Sunday, March 10, 2013
Traditional Mass Propers: 4th Sunday of Lent (Laetare Sunday)
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Commentary by Dom Guéranger, O.S.B.

This Sunday, called, from the first word of the Introit, Lætare Sunday, is one of the most solemn of the year. The Church interrupts her Lenten mournfulness; the changes of the Mass speak of nothing but joy and consolation; the organ, which has been silent during the preceding three Sundays, now gives forth its melodious voice; the deacon resumes his dalmatic, and the subdeacon his tunic; and instead of purple, rose-coloured vestments are allowed to be used. These same rites were practiced in Advent, on the third Sunday, called Gaudete. The Church’s motive for introducing this expression of joy into today’s liturgy is to encourage her children to persevere fervently to the end of this holy season. The real mid-Lent was last Thursday, as we have already observed; but the Church, fearing lest the joy might lead to some infringement on the spirit of penance, has deferred her own notice of it to this Sunday, when she not only permits, but even bids, her children to rejoice!

The Station at Rome is in the basilica of Holy Cross in Jerusalem, one of the seven principal churches of the holy city. It was built in the fourth century, by the emperor Constantine, in one of his villas called Sessorius, on which account it goes also under the name of the Sessorian basilica. The emperor’s mother, St. Helena, enriched it with most precious relics, and wished to make it the Jerusalem of Rome. With this intention she ordered a great quantity of earth taken from Mount Calvary to be put on the site. Among the other relics of the instruments of the Passion which she gave to this church was the inscription which was fastened to the cross; it is still there, and is called the Title of the Cross. The name of Jerusalem, which has been given to this basilica, and which recalls to our minds the heavenly Jerusalem towards which we are tending, suggested the choice of it as today’s Station. Up to the fourteenth century, when Avignon became for a time the city of the Popes, the ceremony of the golden rose took place in this church; at present, it is blessed in the palace where the sovereign Pontiff happens to be residing at this season.

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These men, whom Jesus has been feeding by a miracle of love and power, are resolved to make Him their King. They have no hesitation in proclaiming Him worthy to reign over them; for where can they find one worthier? What, then, shall we Christians do, who know the goodness and the power of Jesus incomparably better than these poor Jews? We must beseech Him to reign over us, from this day forward. We have just been reading in the Epistle, that it is He who has made us free, by delivering us from our enemies. O glorious liberty! But the only way to maintain it, is to live under His law. Jesus is not a tyrant, as are the world and the flesh; His rule is sweet and peaceful, and we are His children rather than His servants. In the court of such a King “to serve is to reign.’ What, then, have we to do with our old slavery? If some of its chains be still upon us, let us lose no time, let us break them, for the Pasch is near at hand; the great feast day begins to dawn. Onwards, then, courageously to the end of our journey! Jesus will refresh us; He will make us sit down as He did the men of the Gospel; and the Bread He has in store for us will make us forget all our past fatigues.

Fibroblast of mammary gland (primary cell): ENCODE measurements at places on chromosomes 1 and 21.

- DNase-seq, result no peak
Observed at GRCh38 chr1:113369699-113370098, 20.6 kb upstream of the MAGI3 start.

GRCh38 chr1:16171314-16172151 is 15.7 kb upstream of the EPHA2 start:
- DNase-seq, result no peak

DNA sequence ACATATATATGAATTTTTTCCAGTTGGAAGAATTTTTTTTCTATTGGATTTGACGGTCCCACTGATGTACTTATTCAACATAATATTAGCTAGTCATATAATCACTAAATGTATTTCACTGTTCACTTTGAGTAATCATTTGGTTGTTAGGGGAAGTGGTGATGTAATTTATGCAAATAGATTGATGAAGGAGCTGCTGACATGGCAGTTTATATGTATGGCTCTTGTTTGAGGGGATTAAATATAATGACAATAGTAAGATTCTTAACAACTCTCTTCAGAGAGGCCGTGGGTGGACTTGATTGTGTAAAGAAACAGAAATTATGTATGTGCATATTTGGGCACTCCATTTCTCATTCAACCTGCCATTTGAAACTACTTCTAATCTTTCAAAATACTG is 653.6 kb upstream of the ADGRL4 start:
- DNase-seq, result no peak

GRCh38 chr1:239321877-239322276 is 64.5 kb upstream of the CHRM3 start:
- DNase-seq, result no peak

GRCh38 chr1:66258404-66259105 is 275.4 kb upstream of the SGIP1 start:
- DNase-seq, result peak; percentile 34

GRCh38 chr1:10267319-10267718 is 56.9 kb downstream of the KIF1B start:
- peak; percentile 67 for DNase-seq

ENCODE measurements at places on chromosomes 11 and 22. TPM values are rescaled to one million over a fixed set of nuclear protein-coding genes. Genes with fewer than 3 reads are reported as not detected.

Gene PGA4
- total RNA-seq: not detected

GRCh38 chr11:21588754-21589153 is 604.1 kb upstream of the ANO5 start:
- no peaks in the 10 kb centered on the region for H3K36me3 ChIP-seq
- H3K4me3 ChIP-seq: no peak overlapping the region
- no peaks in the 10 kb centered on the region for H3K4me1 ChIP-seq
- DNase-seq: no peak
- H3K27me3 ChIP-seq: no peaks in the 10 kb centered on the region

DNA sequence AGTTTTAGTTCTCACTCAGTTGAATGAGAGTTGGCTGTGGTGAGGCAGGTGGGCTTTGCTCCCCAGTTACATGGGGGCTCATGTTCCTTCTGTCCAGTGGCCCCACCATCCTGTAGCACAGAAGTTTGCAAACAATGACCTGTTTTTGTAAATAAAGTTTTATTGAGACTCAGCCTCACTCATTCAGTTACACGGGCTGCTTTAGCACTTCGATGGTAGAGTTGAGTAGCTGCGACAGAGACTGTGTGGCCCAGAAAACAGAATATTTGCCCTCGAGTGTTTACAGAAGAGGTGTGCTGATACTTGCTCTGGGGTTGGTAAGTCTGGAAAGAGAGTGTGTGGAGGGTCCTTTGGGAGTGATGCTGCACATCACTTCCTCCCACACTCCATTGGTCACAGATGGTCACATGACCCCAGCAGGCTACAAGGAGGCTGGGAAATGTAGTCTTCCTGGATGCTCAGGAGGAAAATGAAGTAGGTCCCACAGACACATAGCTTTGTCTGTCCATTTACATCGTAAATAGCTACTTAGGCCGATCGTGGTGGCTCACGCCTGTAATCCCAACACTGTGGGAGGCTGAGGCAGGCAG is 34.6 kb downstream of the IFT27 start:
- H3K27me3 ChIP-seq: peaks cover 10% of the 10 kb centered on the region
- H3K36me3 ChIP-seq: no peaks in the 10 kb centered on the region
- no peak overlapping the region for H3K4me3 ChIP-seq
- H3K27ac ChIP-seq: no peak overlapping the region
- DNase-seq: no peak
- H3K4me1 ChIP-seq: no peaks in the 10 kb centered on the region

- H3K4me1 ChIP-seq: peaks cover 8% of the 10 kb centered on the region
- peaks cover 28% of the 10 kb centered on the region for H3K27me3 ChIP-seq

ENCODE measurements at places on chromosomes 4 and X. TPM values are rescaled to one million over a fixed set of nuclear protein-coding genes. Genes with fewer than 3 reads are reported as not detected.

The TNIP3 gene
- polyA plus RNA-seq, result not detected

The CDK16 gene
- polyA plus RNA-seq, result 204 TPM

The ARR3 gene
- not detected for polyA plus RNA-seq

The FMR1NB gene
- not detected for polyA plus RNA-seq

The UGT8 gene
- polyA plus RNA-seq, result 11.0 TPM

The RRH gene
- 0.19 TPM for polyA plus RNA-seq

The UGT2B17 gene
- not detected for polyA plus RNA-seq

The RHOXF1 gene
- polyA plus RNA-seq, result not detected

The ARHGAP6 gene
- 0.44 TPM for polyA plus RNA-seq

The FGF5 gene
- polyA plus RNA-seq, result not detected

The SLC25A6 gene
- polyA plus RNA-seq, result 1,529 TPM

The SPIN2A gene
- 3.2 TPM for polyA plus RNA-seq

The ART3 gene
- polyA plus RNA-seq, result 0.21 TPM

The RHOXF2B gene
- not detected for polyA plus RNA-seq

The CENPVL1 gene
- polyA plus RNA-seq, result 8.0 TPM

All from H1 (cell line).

INTROIT
Isa. 66:10-11

Rejoice, O Jerusalem, and come together all you who love her. rejoice with joy, you who have been in sorrow, that you may exalt, and be filled from the abundance of your consolation. Ps. 121:1. I rejoice at the tidings that were told me, "We shall go into the house of the Lord." V. Glory be . . .

COLLECT
O Almighty God, we are being justly punished for our sins, but comfort us with Your grace, that we may live. Through Our Lord . . .

EPISTLE
Gal. 4:22-31

Brethren: For it is written that Abraham had two sons: the one by a bondwoman and the other by a free woman. But he who was of the bondwoman was born according to the flesh: but he of the free woman was by promise. Which things are said by an allegory. For these are the two testaments. The one from Mount Sinai, engendering unto bondage, which is Agar. For Sina is a mountain in Arabia, which hath affinity to that Jerusalem which now is: and is in bondage with her children. But that Jerusalem which is above is free: which is our mother. For it is written: Rejoice, thou barren, that bearest not: break forth and cry thou that travailest not: for many are the children of the desolate, more than of her that hath a husband.